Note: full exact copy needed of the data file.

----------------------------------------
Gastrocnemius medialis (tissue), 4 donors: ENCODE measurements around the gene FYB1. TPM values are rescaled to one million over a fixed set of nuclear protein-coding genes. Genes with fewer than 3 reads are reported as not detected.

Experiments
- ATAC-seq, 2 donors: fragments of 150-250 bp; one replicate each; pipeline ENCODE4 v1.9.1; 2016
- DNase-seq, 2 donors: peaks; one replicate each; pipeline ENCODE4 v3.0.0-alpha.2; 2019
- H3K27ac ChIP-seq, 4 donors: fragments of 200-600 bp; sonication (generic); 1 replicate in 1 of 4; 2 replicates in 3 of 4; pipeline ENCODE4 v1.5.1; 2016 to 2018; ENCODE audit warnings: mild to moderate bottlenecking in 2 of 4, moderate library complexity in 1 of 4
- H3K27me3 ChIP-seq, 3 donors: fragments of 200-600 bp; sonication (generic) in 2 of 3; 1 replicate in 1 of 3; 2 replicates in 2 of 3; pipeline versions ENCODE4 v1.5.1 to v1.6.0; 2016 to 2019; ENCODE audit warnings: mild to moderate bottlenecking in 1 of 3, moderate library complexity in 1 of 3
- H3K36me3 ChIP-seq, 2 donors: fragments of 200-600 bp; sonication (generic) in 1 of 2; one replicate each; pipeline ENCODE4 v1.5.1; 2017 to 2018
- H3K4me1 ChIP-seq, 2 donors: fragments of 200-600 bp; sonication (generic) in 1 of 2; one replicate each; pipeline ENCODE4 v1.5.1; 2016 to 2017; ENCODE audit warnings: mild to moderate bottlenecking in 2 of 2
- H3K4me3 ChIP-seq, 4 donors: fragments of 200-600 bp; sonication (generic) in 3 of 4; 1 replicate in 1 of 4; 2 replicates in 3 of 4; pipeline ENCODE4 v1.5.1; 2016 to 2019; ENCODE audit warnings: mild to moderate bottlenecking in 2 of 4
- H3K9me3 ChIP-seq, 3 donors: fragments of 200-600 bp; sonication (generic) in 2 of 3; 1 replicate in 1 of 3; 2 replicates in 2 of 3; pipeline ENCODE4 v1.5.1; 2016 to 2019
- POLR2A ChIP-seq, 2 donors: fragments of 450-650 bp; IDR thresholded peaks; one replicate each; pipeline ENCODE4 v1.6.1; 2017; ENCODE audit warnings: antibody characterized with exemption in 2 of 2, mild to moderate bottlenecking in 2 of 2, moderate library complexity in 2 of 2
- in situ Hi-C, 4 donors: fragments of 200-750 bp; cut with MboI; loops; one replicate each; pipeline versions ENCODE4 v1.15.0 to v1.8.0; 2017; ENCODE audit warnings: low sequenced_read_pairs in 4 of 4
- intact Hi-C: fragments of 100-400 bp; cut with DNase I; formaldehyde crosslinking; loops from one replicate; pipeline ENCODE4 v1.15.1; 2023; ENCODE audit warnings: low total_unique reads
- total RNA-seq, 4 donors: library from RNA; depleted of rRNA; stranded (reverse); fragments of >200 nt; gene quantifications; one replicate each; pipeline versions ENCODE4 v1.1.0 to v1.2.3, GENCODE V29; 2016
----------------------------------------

Gastrocnemius medialis (tissue), 4 donors: ENCODE measurements around the gene FYB1. TPM values are rescaled to one million over a fixed set of nuclear protein-coding genes. Genes with fewer than 3 reads are reported as not detected.

Experiments
- ATAC-seq, 2 donors: fragments of 150-250 bp; one replicate each; pipeline ENCODE4 v1.9.1; 2016
- DNase-seq, 2 donors: peaks; one replicate each; pipeline ENCODE4 v3.0.0-alpha.2; 2019
- H3K27ac ChIP-seq, 4 donors: fragments of 200-600 bp; sonication (generic); 1 replicate in 1 of 4; 2 replicates in 3 of 4; pipeline ENCODE4 v1.5.1; 2016 to 2018; ENCODE audit warnings: mild to moderate bottlenecking in 2 of 4, moderate library complexity in 1 of 4
- H3K27me3 ChIP-seq, 3 donors: fragments of 200-600 bp; sonication (generic) in 2 of 3; 1 replicate in 1 of 3; 2 replicates in 2 of 3; pipeline versions ENCODE4 v1.5.1 to v1.6.0; 2016 to 2019; ENCODE audit warnings: mild to moderate bottlenecking in 1 of 3, moderate library complexity in 1 of 3
- H3K36me3 ChIP-seq, 2 donors: fragments of 200-600 bp; sonication (generic) in 1 of 2; one replicate each; pipeline ENCODE4 v1.5.1; 2017 to 2018
- H3K4me1 ChIP-seq, 2 donors: fragments of 200-600 bp; sonication (generic) in 1 of 2; one replicate each; pipeline ENCODE4 v1.5.1; 2016 to 2017; ENCODE audit warnings: mild to moderate bottlenecking in 2 of 2
- H3K4me3 ChIP-seq, 4 donors: fragments of 200-600 bp; sonication (generic) in 3 of 4; 1 replicate in 1 of 4; 2 replicates in 3 of 4; pipeline ENCODE4 v1.5.1; 2016 to 2019; ENCODE audit warnings: mild to moderate bottlenecking in 2 of 4
- H3K9me3 ChIP-seq, 3 donors: fragments of 200-600 bp; sonication (generic) in 2 of 3; 1 replicate in 1 of 3; 2 replicates in 2 of 3; pipeline ENCODE4 v1.5.1; 2016 to 2019
- POLR2A ChIP-seq, 2 donors: fragments of 450-650 bp; IDR thresholded peaks; one replicate each; pipeline ENCODE4 v1.6.1; 2017; ENCODE audit warnings: antibody characterized with exemption in 2 of 2, mild to moderate bottlenecking in 2 of 2, moderate library complexity in 2 of 2
- in situ Hi-C, 4 donors: fragments of 200-750 bp; cut with MboI; loops; one replicate each; pipeline versions ENCODE4 v1.15.0 to v1.8.0; 2017; ENCODE audit warnings: low sequenced_read_pairs in 4 of 4
- intact Hi-C: fragments of 100-400 bp; cut with DNase I; formaldehyde crosslinking; loops from one replicate; pipeline ENCODE4 v1.15.1; 2023; ENCODE audit warnings: low total_unique reads
- total RNA-seq, 4 donors: library from RNA; depleted of rRNA; stranded (reverse); fragments of >200 nt; gene quantifications; one replicate each; pipeline versions ENCODE4 v1.1.0 to v1.2.3, GENCODE V29; 2016